Camp Counselors: Have you ever wonderedwhat your dean (or program director) is really thinking? We may act calm, cool, and in control all week, but here’s an insider’s view on what’s going on in the mind of your fearless leader.

 

(Before Camp/Counselor Recruiting)

1. When I ask you if you can counsel, and you say, “Maybe,” it’s really not helpful at all. You might think maybe trumps no, because I will be crossing my fingers and hoping beyond hope that you can come, but actually all maybe means is that you will string me along for another two months and probably tell me no eventually, usually two weeks before camp, so then I’ll be scrambling to find someone at the last minute. A no right off the bat is much more helpful than a maybe.

 

2. Yes, I think all the paperwork you have to fill out to be certified to be a counselor is monotonous, too, but we all have to do it, so I wish you would do so in a timely manner and just get it over with so I don’t have to harp on you every week to make sure it gets done.

 

3. The worst possible time to email me and say you can’t counsel after all (even though you told me you could in April) is June 17, a week before camp starts. Actually, the worst possible time is June 17, a week before camp starts and 2 hours after someone else cancelled and the registrar just called to say 12 more kids signed up.

 

4. When you make a request for a certain cabin, co-counselor, or camper to be in your group (or an anti-request), it makes my job of assigning groups about 50% harder. Each subsequent request by you or a co-counselor makes it even more difficult.

 

5. It’s awesome when you tell me that your boyfriend or girlfriend wants to be a counselor this summer and has already filled out the required paperwork and asked his or her boss for the week off, but chances are, you will break up over the course of the year and not tell me. Then I will have to replace the boyfriend/girlfriend on incredibly short notice. So I honestly don’t count that person in my tally of confirmed counselors unless it’s Saturday night, 18 hours before campers arrive, and you and they are on camp premises.

 

6. Acceptable reasons to cancel from counseling at the last minute:

  •  Death in the family
  • You lost your job and had to get a new one so that your family doesn’t have to live in a cardboard box
  • Yourself or a loved one is very ill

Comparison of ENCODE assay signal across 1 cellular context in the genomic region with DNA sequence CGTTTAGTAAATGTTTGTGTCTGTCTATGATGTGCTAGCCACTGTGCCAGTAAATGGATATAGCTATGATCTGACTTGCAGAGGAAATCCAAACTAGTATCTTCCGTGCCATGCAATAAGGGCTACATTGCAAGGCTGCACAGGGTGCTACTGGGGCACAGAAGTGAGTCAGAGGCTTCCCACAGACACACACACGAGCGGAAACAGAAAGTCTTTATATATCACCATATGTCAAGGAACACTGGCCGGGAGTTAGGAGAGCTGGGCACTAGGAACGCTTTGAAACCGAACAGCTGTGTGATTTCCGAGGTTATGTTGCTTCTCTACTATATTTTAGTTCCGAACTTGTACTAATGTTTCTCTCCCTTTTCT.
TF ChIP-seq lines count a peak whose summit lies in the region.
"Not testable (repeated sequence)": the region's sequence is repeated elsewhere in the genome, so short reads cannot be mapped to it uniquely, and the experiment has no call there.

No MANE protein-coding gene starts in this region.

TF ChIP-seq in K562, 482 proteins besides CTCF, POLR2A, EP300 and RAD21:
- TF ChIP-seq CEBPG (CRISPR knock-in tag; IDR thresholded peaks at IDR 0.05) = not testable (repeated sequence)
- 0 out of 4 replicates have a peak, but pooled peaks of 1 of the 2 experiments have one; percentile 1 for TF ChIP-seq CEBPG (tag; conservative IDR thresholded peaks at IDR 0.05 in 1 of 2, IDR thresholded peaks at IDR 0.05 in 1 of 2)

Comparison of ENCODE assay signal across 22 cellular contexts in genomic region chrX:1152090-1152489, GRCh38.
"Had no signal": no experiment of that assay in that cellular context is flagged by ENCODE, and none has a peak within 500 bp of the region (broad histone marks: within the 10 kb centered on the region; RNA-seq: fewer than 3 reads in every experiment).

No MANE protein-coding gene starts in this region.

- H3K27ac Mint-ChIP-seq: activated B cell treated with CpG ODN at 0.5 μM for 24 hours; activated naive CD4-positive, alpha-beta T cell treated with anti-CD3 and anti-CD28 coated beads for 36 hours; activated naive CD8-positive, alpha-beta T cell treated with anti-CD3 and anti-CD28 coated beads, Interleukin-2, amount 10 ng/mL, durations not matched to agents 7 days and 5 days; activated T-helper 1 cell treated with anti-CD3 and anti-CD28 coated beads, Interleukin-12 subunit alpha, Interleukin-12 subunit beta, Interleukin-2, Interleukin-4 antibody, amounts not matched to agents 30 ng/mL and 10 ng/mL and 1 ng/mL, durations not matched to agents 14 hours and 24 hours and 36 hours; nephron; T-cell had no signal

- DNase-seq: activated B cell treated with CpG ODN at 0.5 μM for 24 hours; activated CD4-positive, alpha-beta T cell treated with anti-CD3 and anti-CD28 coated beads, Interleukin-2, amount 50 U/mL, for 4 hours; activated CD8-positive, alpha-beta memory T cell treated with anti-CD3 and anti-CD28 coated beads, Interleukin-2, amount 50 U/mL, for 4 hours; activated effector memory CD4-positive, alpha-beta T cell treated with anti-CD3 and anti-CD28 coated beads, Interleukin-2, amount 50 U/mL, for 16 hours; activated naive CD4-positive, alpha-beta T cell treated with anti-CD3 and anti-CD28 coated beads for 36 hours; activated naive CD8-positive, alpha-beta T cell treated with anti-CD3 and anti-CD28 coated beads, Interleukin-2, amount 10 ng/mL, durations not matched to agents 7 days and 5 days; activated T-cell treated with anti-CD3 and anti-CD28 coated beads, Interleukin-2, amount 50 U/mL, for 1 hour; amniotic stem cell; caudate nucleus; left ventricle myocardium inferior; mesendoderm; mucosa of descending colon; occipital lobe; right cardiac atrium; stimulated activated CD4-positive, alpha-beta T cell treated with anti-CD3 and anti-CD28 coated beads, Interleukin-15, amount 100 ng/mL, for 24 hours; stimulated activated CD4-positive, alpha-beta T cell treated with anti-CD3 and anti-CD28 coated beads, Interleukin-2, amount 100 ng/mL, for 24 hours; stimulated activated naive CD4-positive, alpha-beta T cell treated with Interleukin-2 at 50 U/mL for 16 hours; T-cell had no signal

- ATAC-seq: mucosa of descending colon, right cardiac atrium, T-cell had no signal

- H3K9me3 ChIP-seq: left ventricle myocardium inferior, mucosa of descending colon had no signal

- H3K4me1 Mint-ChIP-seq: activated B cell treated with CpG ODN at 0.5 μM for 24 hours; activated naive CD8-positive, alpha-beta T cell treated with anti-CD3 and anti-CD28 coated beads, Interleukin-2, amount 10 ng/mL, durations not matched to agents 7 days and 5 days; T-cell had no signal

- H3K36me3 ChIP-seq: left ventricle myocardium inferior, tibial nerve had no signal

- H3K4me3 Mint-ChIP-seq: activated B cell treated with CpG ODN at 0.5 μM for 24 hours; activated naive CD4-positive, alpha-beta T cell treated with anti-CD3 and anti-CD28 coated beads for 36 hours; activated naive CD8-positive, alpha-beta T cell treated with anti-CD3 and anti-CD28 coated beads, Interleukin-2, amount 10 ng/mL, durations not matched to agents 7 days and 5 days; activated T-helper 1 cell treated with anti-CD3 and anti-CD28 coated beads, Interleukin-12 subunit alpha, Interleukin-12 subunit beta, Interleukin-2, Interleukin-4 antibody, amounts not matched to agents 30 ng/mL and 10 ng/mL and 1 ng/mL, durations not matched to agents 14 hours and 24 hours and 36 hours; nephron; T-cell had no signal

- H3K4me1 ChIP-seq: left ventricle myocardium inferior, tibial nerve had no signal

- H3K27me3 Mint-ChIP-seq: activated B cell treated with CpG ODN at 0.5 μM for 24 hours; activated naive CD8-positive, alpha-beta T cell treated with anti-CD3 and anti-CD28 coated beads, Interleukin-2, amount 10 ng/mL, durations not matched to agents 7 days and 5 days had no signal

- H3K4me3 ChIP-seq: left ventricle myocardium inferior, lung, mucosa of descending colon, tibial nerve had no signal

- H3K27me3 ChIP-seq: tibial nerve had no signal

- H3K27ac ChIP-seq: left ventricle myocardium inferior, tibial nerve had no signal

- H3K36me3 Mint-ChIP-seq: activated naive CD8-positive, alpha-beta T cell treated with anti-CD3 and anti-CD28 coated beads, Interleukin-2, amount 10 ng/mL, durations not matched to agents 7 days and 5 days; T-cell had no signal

• You have a communicable disease that, trust you, we don’t want to catch

Unacceptable reasons to cancel from counseling at the last minute:

  • You forgot to ask your boss for the time off until three days before camp, and (for some inexplicable reason, he said no
  • “I think I’d rather go shopping in Green Bay instead.”
  • At high school camp you started dating one of the girls who will also be counseling for me, but you broke up last week, and it would be awkward (better yet, don’t tell me that, just don’t show up and make me pry that information out of your ex-camp-romance when I’m trying to figure out why you ditched out on camp)

 

(At Camp)

7. When the camp manager pounds on my cabin door at 1 am to tell me that you and your buddies were night swimming but she kicked you out of the lake, I will, of course, give you a stern and crabby-sounding lecture about how awful that was to do. But really I’m more annoyed about getting woken up at 1 am when the camp manager could have told me about the situation at 7 am. 

 

8. I think some of the rules are unnecessary, too. But I’m the one the camp director complains to when you break them (or let your campers break them), so I’m going to encourage you to follow them.

 

9. S’more night scares the crap out of me because of all the 9-y
ear-olds running around with flaming sticks. Every year I’m pleasantly surprised that nobody catches on fire or gets their eye poked out, and only after everybody’s faces are covered in chocolate can I rest easy.

 

 

 

10. Sometimes, when you are hiking, swimming, or playing kickball with your campers, I go back to my cabin and take a nap. I only get up because someone has to ring the bell, and that someone is me. If I can pawn off the job on someone else, I will keep sleeping. Just keeping it honest here, folks!